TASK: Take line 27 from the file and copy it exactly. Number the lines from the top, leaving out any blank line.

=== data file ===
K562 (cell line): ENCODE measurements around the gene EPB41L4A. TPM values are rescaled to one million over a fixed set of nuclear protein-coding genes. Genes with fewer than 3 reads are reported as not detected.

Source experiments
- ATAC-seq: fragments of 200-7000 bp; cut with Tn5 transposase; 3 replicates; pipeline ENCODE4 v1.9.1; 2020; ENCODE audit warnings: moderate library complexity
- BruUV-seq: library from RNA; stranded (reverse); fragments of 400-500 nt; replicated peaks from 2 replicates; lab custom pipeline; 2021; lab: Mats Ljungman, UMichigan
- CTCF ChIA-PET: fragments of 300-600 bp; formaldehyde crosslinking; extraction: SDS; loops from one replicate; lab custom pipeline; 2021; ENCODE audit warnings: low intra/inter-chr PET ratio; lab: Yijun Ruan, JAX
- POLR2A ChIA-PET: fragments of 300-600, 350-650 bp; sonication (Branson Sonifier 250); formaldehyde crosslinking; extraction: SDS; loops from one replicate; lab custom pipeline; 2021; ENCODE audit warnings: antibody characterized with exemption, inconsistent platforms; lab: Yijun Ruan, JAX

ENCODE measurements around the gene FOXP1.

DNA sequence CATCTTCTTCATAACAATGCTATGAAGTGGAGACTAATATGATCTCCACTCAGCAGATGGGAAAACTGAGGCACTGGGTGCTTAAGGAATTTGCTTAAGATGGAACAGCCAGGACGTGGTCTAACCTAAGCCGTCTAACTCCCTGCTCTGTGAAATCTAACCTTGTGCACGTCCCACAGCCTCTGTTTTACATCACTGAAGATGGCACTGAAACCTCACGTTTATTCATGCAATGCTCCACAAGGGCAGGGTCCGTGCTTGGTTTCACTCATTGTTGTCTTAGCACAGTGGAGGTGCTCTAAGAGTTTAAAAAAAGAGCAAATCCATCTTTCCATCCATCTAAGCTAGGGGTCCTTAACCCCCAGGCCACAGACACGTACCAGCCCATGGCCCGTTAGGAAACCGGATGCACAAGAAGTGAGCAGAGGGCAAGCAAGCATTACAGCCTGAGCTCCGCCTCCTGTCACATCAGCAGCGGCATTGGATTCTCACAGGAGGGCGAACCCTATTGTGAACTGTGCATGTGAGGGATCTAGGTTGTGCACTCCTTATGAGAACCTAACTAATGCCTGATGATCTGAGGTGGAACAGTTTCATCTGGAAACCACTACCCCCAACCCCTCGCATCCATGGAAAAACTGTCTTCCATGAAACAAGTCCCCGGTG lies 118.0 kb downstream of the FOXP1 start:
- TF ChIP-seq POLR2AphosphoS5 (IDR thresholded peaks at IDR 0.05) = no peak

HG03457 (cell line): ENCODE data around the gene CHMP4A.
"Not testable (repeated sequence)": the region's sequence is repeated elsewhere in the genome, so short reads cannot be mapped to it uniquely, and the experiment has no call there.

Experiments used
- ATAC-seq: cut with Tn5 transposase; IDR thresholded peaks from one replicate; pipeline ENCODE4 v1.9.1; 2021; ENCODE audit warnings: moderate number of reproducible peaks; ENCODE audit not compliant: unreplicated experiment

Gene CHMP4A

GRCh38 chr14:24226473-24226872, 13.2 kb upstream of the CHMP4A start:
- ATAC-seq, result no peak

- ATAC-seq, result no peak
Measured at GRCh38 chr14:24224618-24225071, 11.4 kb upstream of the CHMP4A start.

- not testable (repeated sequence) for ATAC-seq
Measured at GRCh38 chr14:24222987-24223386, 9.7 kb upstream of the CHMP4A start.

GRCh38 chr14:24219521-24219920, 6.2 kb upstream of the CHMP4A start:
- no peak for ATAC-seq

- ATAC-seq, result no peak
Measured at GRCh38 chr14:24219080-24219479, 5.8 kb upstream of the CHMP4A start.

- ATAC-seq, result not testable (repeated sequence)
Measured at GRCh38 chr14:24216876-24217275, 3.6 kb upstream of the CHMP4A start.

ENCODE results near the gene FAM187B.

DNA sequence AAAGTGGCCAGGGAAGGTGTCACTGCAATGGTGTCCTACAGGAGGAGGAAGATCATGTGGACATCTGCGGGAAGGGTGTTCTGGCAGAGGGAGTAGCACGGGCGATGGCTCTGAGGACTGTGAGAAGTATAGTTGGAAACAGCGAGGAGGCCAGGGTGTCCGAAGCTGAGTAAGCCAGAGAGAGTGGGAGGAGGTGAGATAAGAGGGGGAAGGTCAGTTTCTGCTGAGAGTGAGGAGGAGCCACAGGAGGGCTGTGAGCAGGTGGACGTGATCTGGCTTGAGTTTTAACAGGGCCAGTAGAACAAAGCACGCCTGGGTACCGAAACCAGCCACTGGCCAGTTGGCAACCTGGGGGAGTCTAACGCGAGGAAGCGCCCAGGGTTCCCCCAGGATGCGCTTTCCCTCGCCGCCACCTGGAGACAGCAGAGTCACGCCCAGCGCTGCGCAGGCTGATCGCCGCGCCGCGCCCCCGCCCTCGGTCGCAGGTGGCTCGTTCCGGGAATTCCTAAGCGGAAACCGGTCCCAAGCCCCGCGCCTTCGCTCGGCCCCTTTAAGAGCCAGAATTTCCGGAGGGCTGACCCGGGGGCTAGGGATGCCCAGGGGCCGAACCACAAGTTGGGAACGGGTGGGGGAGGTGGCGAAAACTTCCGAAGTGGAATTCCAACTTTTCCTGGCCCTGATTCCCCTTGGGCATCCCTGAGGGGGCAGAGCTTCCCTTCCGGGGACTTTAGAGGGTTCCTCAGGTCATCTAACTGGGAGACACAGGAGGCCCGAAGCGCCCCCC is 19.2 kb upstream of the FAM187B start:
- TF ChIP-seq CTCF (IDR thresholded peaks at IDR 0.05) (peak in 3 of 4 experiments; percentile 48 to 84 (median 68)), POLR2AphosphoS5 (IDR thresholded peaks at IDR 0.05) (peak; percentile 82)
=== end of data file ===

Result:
ENCODE results near the gene FAM187B.